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Re: "keep non-free" proposal

Raul Miller <moth@debian.org> writes:
> > If you can't even acknowledge that other opinions exist, I can easily
> > see why you're having so much trouble talking about your reasons for
> > your opinions.

On Tue, Mar 09, 2004 at 12:42:35PM -0800, Thomas Bushnell, BSG wrote:
> I'm happy to believe that there are other ways to achieve the goal,
> but you haven't given any that I've seen.  If you have, can you please
> repeat them, because I've missed them.  Just announcing that I must
> not have been looking, or am blind, or closed minded, or whatever, is
> beside the point.

There's more than one goal -- there's many goals, with varying degrees
of overlap.

You keep talking like there's only one possible valid way of looking
at things -- and that's not beside the point, it's the main obstacle
preventing us from talking about what the point is.

Or, maybe I'm wrong.  Maybe the only reason Debian exists is to get rid
of the non-free section of its archive.  Maybe the people who have so
generously compromised for so long, by allowing it to exist can finally
save the day by introducing the true compromise of deleting it to save
our users from those nasty non-free documents and programs.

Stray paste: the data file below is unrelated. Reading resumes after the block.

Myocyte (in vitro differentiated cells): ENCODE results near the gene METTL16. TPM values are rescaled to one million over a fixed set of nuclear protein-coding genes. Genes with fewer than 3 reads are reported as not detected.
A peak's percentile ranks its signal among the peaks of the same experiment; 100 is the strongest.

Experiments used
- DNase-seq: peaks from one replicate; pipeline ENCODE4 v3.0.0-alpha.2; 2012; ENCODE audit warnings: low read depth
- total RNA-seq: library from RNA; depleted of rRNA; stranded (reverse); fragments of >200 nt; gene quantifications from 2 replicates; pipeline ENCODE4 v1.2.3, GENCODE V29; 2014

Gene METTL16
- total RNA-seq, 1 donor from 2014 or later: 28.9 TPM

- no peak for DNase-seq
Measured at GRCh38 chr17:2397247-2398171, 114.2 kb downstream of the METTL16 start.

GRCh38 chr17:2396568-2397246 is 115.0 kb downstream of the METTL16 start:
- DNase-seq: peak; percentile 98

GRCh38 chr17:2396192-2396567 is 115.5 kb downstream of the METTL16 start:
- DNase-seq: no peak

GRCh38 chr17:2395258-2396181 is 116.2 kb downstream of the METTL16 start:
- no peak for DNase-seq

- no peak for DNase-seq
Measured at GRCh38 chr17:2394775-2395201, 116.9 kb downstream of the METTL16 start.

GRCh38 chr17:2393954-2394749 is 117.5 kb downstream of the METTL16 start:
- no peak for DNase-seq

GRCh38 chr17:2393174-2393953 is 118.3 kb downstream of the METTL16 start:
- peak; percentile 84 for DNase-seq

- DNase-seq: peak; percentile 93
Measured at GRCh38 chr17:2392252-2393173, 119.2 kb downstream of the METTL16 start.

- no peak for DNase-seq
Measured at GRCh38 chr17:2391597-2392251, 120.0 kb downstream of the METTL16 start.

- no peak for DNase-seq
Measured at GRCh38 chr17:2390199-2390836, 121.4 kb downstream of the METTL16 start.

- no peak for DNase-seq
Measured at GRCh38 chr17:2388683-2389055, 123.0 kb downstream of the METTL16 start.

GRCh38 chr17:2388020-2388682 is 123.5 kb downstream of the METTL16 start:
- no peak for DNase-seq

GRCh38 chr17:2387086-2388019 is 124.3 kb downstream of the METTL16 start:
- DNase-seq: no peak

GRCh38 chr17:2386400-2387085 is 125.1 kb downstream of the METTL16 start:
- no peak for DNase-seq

But, even if that's the case, why is it that when I ask the people who
have this great insight to explain their reasons, I get comments like
"If you don't understand, it's not possible to explain it to you"?  Or,
if no explanation is possible, why has so much been posted on this topic
by such proponents?

So... what are the goals?

[1] Distribute a great, free operating system.
[2] Make it as useful as possible

Non-free has nothing to do with [1], and is a crutch for [2] where we
don't have any better alternatives.

You want us to get rid of the crutch, but you don't want to include
any specific steps to address the issues associated with [2] (such as
that multi-billion software industry cranking out new data standards).
Instead, you're implying that people will feel more pressured by the
absense of non-free and will therefore they will fix the problems such
that [2] will cease to be an issue.

And, granted, in some cases people might react to pressure positively
where they would not have otherwise.  But, in tossing non-free, you're
tossing out a fair bit of the flexibility our project has to deal with
odd licensing problems.  And for what?

Every time I ask that question, I get a really big non-answer.

Reading between the lines: we would be giving up that flexibility because
of fanaticism.

If we're going to toss non-free, let's at least spell out the reasons
for doing so.

And by <<reasons>> I mean something more than "Treating the first
subtitle in the social contract as a complete argument, while ignoring
the following text which spells out what is meant."



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